I'd much rather not die, yet if I'm going to (and it does seem inevitable now), this is how I'd want it to happen. Not fighting the cancer, with hope and positive thinking, rather by fighting the negativity of death, with small positive steps, and together, rather than alone.
The difference isn't that R' Eliezer was talking about a poor man and the sages about a rich man. Both were talking about a rich man, according to the discussion, but R' Eliezer's argument was based on the idea that he could give away his property and become poor, at which point he would be eligible, so against this possibility he could be an agent. The sages appear to be more concerned with current state; they don't outright say "so let him do that and then we'll discuss it again", but to my reading it's implied.
(Today's daf is 10.)
Swearing is a serious matter because swearing falsely is a serious transgression, so if things can be settled without swearing the talmud generally prefers to do so, from what I've seen.
Holding the garment, and riding or leading the animal, is significant because ownership is staked by physical means. You can't call "dibs" on a found cloak just by seeing it, for example; you have to pick it up. In the case of something you can't pick up (like a donkey), you have to move it a certain distance. Riding and leading are both ways to do that.
(Today's daf is 3.)
A man in a helicopter has become lost in a heavy fog. He finds an office building and pulls up alongside a window. He leans out and asks the person inside "where am I?" (Yeah I know; office-building windows usually can't be opened. Work with me here.) The person inside says "you're in a helicopter 500 feet in the air". With this information the pilot is able to proceed directly to his invisible destination. When asked how that answer helped, he said "I got an answer that was completely true and utterly useless, so I knew I was outside the Microsoft customer-support building".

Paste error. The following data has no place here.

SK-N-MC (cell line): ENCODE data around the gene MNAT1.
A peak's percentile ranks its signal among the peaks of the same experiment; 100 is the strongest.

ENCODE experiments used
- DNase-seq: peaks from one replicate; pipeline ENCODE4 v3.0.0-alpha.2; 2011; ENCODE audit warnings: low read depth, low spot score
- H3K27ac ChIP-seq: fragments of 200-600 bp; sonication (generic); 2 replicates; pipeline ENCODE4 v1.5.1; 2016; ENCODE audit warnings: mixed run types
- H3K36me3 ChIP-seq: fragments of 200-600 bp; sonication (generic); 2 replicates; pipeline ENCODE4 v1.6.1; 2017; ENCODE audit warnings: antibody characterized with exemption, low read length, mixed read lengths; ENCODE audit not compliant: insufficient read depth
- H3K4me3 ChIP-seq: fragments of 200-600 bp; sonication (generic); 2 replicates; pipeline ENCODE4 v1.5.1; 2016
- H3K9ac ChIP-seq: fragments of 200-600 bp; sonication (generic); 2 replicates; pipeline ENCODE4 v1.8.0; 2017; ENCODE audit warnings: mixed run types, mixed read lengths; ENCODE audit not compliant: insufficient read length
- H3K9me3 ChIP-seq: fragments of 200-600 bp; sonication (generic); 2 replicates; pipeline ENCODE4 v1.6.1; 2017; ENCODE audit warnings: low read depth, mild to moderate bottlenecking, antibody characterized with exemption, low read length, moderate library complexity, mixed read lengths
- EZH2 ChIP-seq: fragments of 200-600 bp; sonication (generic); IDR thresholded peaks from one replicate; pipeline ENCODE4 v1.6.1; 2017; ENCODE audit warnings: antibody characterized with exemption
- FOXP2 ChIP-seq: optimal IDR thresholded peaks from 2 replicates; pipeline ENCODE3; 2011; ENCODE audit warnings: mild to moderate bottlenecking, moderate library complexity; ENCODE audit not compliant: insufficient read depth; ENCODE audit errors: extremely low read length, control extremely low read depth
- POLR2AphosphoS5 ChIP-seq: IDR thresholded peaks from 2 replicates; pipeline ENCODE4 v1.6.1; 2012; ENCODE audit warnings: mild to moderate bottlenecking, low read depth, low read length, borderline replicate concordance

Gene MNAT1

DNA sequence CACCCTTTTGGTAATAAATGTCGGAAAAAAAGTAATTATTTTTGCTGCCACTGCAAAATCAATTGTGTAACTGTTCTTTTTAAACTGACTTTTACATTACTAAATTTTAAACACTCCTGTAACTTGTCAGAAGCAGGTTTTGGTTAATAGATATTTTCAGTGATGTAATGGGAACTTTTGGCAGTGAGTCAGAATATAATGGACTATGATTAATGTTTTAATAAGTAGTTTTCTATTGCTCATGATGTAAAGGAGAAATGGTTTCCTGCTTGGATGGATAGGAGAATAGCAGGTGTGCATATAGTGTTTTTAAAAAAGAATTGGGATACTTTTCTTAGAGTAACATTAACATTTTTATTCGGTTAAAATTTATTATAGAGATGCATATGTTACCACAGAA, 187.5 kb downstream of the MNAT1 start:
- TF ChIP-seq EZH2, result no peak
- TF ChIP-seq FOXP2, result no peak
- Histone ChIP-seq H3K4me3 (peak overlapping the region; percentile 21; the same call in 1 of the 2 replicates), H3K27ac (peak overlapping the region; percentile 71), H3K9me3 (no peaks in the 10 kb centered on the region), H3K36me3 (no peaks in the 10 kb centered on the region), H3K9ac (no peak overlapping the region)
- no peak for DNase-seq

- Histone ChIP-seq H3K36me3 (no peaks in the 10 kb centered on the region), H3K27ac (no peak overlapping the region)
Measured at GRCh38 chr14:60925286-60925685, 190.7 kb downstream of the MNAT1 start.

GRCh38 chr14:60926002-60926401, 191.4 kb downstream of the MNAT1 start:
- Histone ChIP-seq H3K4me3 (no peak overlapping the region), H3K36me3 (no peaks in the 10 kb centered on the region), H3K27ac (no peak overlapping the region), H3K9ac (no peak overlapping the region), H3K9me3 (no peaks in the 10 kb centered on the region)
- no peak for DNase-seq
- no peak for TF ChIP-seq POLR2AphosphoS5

Me: Thanks, but that doesn't tell me how to recover from where I am. I plugged new mac into ethernet (old was already), booted, & followed prompt to start migrating. It ignored ethernet & used wifi. Looking at 16+ hours. Am I stuck or can I restart with ethernet not wifi?
Nine hours later:
Apple: The best way to be 100% sure it's using ethernet for migration is to disable Wi-Fi on both computers before starting the migration process.
A mishna on today's daf teaches: if one gave wool to a dyer to die and the dyer burned it in the cauldron, the dyer has to compensate the owner for his wool. What if he dyed it the wrong color? R' Meir says that, here too, the dyer must pay the owner the value of the wool. (The dyer buys the now-dyed wool, in other words.) R' Yehudah, however, says we compare the increase in value from the dyeing (even the wrong color is an increase over undyed wool) to the dyer's outlay (such as for materials). If the increase in value is greater than the outlay, the owner of the wool pays only the outlay. If outlay is greater than the increase in value, the owner pays only the increase in value. (100b)
According to R' Yehudah, in other words, if there was benefit the owner keeps his wool and still owes the dyer something, but since the dyer messed up he's only going to get the smaller of (a) his actual costs or (b) the increase in value.
That the thief owes full restoration if he has diminished the value of the stolen items seems obvious to me. That the thief gets to benefit from the proceeds of his theft, for example the calf if the stolen cow later becomes pregnant, comes as more of a surprise to me. What happens if he stole a cow, it became pregnant, and he then paid damages before it gave birth -- if the thief returns the cow, would the owner owe the thief for the increase in value? I suspect that the practical answer is that you treat livestock and goods as commodities -- the thief pays the value of a cow but doesn't necessarily return that specific cow. I'm speculating, and perhaps it's addressed somewhere in the coming pages.
I presume that if you, say, hire a hit-man, while you might not be liable for capital murder under Jewish law, you'd still be liable for other penalties from the hiring/conspiracy.